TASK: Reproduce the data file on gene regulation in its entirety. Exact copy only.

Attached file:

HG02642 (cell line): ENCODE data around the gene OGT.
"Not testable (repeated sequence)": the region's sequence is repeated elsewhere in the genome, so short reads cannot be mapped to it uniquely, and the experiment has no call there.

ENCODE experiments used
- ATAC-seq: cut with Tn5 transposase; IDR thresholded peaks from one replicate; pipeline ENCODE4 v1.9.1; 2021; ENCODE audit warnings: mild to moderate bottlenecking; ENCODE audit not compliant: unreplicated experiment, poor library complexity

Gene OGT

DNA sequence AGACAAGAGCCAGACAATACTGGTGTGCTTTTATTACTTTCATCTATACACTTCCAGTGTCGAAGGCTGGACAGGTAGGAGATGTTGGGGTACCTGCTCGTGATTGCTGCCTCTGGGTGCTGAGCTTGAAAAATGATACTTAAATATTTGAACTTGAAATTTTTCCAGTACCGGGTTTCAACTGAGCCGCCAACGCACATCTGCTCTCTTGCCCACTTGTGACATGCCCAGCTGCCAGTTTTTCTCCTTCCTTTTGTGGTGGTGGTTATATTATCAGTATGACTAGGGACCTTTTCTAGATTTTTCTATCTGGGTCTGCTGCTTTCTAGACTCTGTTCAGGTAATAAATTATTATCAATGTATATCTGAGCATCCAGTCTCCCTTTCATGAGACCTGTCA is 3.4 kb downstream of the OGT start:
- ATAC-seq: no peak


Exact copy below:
HG02642 (cell line): ENCODE data around the gene OGT.
"Not testable (repeated sequence)": the region's sequence is repeated elsewhere in the genome, so short reads cannot be mapped to it uniquely, and the experiment has no call there.

ENCODE experiments used
- ATAC-seq: cut with Tn5 transposase; IDR thresholded peaks from one replicate; pipeline ENCODE4 v1.9.1; 2021; ENCODE audit warnings: mild to moderate bottlenecking; ENCODE audit not compliant: unreplicated experiment, poor library complexity

Gene OGT

DNA sequence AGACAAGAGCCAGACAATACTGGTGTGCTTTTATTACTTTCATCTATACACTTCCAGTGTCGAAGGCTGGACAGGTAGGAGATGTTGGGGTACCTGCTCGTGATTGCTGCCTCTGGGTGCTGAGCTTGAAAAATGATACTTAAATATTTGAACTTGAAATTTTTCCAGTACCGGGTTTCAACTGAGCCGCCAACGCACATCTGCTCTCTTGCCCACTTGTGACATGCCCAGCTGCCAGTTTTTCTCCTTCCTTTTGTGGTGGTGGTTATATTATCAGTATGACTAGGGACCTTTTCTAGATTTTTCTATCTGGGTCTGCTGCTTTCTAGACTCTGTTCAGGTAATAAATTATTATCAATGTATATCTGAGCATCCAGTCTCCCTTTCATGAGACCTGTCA is 3.4 kb downstream of the OGT start:
- ATAC-seq: no peak